There will be daily assignments consisting of reading, exercises, and computing. Much of this will not be explicitly submitted for grading. There will be a Problem Set consisting of two or three problems to submit each week. These submitted problems must be written using Latex and the template provided for the problem.
- The assignments are already posted in Pioneerweb on our schedule under the syllabus tab. Students are encouraged to work on more problems than those specifically listed.
- The Problem Sets (to turn in) will be posted on Pioneerweb in Assignments and should be submitted via pweb as a pdf.
- Problem Sets must be submitted prior to 12:00 pm CST (noon) on Wednesdays.
To properly understand the numerical algorithms we study, we will implement the algorithms in Python. For each implementation, the code should be properly commented and annotated. You must also maintain a running user guide for your software. It is imperative that you keep up these implementations and ensure they solve the problems given in the test scripts. At the end of the semester you will have written a full numerical software package that will be extended to solve the problem associated with your project. The numerical software package will be submitted as part of your final project.
In place of exams, most chapters will culminate with a writing assignment. These will be posted in Pioneerweb and should be submitted there as a pdf. Writing assignments should be written using LaTex and the template provided. Writing Assignments must be submitted prior to 12:00 pm CST (noon) on the following Friday.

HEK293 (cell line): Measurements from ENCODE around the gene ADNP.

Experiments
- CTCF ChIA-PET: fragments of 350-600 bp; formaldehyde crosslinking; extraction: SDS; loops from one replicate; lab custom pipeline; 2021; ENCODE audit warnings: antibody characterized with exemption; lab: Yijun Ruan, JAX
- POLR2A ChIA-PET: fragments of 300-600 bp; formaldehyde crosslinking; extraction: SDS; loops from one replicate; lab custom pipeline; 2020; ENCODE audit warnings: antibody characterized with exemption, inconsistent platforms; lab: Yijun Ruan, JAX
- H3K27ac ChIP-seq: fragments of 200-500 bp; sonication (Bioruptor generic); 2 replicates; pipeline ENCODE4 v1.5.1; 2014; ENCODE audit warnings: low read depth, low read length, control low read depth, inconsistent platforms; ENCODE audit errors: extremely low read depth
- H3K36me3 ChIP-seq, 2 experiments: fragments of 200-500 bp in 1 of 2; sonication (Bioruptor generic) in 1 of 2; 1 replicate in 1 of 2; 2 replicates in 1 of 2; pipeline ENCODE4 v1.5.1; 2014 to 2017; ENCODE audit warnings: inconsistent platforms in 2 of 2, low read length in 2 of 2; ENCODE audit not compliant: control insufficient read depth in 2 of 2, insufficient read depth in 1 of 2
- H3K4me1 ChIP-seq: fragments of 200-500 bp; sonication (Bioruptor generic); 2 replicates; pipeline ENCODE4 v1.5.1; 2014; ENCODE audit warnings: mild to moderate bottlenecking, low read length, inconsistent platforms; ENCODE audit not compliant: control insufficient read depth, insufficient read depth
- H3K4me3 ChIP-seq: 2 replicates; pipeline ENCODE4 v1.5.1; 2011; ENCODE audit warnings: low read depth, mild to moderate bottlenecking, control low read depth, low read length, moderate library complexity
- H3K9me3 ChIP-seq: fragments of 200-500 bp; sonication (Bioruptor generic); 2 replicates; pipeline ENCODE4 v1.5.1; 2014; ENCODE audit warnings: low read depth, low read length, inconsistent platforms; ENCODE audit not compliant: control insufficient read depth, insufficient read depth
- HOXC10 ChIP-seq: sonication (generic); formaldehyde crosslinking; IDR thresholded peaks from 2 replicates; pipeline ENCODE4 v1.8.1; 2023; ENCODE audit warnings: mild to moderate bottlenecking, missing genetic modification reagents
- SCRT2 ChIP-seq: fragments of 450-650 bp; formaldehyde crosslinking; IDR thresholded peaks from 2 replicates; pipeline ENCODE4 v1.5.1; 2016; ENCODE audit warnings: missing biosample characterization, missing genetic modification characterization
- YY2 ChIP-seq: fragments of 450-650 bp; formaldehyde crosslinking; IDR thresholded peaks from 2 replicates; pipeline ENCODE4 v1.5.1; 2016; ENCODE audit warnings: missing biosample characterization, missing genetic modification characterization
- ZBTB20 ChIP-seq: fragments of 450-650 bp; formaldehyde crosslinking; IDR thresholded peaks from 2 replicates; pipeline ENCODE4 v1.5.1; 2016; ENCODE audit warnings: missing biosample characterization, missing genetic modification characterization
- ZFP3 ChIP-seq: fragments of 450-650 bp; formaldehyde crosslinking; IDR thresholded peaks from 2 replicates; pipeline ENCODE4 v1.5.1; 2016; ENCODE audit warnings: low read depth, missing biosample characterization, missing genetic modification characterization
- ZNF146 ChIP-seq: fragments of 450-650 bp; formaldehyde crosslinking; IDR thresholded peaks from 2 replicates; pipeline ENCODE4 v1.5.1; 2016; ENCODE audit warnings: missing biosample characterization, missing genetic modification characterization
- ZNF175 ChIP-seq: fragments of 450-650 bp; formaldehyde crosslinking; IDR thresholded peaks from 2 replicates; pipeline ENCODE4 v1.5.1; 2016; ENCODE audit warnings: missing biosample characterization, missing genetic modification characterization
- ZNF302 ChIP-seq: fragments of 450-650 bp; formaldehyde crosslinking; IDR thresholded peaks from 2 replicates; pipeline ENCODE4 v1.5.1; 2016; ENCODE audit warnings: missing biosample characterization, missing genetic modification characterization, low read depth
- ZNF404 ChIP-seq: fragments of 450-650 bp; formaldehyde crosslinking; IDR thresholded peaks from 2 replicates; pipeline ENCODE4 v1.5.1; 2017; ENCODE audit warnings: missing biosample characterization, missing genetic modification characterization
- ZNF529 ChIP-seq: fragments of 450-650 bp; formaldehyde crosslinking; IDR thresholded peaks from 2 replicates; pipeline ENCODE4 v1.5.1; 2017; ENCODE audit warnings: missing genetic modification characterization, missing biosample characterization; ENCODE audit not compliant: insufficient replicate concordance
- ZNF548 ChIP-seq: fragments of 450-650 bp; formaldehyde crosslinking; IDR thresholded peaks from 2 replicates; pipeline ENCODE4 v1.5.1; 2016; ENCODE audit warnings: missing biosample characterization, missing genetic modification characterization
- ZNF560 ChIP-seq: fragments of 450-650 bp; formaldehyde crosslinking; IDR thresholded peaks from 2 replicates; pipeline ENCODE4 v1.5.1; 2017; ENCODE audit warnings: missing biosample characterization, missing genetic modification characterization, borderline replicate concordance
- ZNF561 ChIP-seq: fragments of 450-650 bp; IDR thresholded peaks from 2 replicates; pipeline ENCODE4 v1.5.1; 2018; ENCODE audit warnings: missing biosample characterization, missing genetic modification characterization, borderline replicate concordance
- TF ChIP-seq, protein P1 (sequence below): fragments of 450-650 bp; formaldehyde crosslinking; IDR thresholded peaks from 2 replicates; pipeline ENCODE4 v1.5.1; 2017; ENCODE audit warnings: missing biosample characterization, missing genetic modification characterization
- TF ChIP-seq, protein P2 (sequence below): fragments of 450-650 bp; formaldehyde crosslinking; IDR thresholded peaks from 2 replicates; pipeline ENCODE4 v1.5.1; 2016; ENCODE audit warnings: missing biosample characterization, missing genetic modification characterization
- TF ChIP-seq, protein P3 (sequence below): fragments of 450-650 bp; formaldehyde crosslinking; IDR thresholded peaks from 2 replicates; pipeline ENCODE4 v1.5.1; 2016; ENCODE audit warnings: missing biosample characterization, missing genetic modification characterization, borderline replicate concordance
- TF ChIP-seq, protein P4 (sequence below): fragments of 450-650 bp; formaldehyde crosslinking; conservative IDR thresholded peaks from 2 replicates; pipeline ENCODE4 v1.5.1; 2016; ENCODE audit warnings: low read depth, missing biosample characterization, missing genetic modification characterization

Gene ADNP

There is a semester project on a topic of your choosing and my approval. Suggested Topics will be provided in Week 2. The final week of class will be entirely dedicated to completing your term long project. This project will have a few check-ins in the first few weeks. You will select a topic in numerical analysis that you would like to study, and write an expository paper on the subject, implement the algorithm in your software package, create an example application, and write a script to solve the problem. This project will also include a short user guide for your numerical software package that has been developed throughout the semester.
All students must be aware of and comply with the Grinnell College Academic Honesty policy. In this course students may collaborate on homework assignments provided they submit their own work and identify their collaborators. All work should be the creation of the student. Students may not copy an algorithm implementation and submit it as their own; they must write their own implementation. Copying a proof from another source or even following the proof so closely as to make your proof indistinguishable from another can be a violation of academic honesty.
If you are in need of specific learning accommodations, please let me know early in the semester so that your learning needs may be appropriately met. If you have not already done so, you will need to provide documentation to the Coordinator for Disability Resources, Autumn Wilke, located on the 3rd floor of the Rosenfield Center (x3702) and discuss your needs with her.